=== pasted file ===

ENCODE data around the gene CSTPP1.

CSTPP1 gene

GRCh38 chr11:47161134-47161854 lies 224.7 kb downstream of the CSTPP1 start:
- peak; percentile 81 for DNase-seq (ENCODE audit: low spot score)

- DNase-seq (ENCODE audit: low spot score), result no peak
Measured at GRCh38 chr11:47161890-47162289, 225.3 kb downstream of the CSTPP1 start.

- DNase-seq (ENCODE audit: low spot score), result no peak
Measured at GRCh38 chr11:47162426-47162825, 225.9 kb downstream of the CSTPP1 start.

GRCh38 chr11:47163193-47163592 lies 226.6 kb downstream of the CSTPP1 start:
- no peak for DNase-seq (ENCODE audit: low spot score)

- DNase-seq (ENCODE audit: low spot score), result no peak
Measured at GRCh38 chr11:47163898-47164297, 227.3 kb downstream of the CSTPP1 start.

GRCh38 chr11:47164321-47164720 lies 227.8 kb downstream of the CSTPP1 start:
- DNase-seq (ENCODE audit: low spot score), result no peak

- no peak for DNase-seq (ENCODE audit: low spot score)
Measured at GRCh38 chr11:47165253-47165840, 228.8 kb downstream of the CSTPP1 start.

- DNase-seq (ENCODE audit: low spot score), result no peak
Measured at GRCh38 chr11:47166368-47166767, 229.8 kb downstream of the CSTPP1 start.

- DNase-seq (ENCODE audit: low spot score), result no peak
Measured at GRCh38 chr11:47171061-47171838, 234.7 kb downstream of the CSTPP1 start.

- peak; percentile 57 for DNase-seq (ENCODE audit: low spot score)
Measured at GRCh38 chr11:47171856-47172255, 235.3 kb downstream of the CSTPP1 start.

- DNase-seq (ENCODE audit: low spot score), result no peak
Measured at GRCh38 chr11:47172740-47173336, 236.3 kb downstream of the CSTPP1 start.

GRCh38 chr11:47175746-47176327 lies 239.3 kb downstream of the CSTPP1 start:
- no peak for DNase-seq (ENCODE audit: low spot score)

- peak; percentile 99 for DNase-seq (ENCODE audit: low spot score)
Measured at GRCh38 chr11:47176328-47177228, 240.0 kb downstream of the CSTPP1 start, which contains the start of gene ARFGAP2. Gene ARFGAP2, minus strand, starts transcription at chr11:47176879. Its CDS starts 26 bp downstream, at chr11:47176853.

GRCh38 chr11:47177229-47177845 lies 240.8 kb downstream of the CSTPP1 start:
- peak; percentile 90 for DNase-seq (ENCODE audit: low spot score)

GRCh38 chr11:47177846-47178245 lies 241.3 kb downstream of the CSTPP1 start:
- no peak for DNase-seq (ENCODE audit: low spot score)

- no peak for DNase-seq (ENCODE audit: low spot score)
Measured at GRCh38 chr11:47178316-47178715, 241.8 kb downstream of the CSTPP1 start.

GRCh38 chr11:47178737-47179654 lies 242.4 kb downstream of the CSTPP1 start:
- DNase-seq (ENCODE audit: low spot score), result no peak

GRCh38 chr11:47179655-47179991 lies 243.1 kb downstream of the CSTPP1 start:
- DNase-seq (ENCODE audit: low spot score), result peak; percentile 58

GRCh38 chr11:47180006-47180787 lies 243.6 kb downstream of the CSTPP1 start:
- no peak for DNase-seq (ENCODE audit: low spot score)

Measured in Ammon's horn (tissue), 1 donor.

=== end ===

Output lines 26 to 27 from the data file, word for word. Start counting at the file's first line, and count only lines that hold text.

- no peak for DNase-seq (ENCODE audit: low spot score)

- peak; percentile 99 for DNase-seq (ENCODE audit: low spot score)